In today’s world, almost every farm utilizes some level of precision agriculture. But 25 years ago, the idea of collecting data through satellite mapping was a new concept and yield monitors were a new tool.
Farmers were just beginning to consider the option of applying different rates of seed, fertilizer or crop protection products based on what those maps told them about the fertility of the soil or the location of specific problems within a field.
Early adopters of the technology quickly learned that the savings they could generate helped offset the cost of the equipment and that the data they gathered had immense value for decision making.
75 years ago
Back in October of 1945, farm families were celebrating the end of World War II and making preparations for the coming winter. The preparations including getting ready for cold and flu season, including homemade remedies for maladies such as cough.
A popular recipe for cough syrup suggested stirring two cups of granulated sugar into one cup of water until it was melted, then pouring it into a pint jar and adding 2.5 of a substance called “Pinex” available from a druggist.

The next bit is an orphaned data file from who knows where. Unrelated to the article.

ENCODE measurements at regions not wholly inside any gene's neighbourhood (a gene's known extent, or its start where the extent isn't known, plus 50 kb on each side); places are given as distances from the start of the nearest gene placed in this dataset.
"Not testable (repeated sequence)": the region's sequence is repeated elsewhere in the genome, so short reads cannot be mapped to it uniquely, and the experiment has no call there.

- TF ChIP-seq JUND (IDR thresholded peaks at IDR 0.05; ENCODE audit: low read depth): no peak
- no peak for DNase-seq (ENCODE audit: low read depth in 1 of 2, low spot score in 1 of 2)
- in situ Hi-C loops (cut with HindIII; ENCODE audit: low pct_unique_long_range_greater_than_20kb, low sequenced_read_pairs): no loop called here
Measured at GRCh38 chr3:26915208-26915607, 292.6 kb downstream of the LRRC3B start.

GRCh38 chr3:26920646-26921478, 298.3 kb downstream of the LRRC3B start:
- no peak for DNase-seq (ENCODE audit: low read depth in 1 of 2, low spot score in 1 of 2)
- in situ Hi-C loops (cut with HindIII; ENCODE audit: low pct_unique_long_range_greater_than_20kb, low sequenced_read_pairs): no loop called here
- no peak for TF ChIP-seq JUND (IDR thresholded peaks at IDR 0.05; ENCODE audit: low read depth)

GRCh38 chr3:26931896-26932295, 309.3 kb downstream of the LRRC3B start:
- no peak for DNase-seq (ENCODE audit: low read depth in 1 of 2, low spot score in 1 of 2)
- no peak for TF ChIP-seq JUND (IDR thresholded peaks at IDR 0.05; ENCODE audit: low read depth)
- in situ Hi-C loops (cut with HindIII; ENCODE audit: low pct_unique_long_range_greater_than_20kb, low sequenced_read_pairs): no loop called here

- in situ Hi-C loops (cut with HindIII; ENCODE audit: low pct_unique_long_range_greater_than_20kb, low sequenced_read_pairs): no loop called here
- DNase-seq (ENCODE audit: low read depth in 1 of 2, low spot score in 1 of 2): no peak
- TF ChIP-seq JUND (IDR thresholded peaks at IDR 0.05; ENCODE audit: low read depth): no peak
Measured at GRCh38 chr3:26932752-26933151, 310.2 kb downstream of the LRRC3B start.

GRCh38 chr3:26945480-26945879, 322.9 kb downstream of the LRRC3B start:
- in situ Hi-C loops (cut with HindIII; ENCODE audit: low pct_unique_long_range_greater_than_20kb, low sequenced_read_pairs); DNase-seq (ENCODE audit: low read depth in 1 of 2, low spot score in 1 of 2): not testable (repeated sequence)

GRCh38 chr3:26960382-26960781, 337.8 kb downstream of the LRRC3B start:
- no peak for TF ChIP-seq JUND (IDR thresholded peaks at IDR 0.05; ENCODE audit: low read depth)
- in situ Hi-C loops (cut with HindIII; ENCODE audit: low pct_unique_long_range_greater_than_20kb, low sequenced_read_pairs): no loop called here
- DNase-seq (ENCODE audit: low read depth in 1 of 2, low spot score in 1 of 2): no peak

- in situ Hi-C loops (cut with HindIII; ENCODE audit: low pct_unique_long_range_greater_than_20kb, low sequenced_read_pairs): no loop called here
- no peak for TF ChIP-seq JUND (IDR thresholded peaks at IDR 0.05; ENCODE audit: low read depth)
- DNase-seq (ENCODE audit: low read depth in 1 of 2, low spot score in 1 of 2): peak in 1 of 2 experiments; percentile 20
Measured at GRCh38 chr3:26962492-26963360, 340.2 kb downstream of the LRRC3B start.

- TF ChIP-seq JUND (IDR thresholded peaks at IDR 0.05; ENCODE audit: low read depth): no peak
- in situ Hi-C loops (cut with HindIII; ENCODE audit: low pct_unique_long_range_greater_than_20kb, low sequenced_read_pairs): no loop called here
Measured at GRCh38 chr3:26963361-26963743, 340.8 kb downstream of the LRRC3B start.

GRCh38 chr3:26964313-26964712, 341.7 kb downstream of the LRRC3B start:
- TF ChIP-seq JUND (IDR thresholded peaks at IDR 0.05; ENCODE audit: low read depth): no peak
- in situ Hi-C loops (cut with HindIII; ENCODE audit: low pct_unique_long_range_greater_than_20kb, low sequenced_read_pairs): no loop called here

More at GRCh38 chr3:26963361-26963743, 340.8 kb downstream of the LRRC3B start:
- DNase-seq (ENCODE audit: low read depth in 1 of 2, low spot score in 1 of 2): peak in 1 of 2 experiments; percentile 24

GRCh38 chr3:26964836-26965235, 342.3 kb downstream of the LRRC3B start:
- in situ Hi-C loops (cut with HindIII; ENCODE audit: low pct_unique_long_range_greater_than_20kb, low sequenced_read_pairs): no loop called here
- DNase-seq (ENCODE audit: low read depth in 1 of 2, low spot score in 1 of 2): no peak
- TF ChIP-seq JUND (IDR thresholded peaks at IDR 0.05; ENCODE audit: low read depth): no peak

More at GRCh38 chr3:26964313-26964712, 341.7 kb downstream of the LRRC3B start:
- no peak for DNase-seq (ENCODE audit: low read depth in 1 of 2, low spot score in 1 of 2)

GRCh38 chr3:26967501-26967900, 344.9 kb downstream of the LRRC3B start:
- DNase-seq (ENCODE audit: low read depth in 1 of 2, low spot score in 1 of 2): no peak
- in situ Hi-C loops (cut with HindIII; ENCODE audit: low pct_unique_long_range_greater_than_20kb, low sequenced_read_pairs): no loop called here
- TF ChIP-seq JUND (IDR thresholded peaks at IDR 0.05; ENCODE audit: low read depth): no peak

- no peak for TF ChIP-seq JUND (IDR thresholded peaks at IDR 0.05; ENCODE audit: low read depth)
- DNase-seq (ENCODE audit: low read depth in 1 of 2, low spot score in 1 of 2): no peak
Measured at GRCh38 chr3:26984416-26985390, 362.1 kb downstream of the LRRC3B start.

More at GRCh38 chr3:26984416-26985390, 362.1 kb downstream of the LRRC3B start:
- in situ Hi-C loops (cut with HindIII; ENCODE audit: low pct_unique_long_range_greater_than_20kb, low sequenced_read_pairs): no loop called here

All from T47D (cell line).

According to the supplier of the recipe this makes a pleasant tasting and effective treatment to soothe irritated throats and stop coughs. Pinex, it promised, “is a special compound of proven ingredients in concentrated form that is a “most soothing agent.”
55 years ago
Seven Sedgwick County peach orchard owners pooled their efforts and formed an association to market about half of their crop to retail outlets. The growers continued to market from their own farms with roadside stands and U-pick events but were able to find new markets for excess production through their association.
The charter members of the Sedgwick County Peach Growers Association were Gerald Blood, Wayne Cain, R. I. Hancock, Leo Johnson, Howard Mahoney, Delos Nelson and George Nicholson. Combined they had 700 acres planted to 20 varieties of peaches.
40 years ago
Cattle producers were making a concerted effort back in October of 1980 to breed a new type of food animal, the beefalo.
One breeder, Leo Scripsick of Sharon, said the ideal beefalo was a mix of 3/8 American bison and 5/8 commercial bovine of any breed. The advantage was animals that have hybrid vigor, calve easily, handle both heat and cold well, produce a pelt rather than a hide with three times as many hairs per square inch, perspire through their skin, finish on high roughage ration and produce meat that is high in protein and low in fat.
Goerzen is executive director of Old Cowtown Museum in Wichita.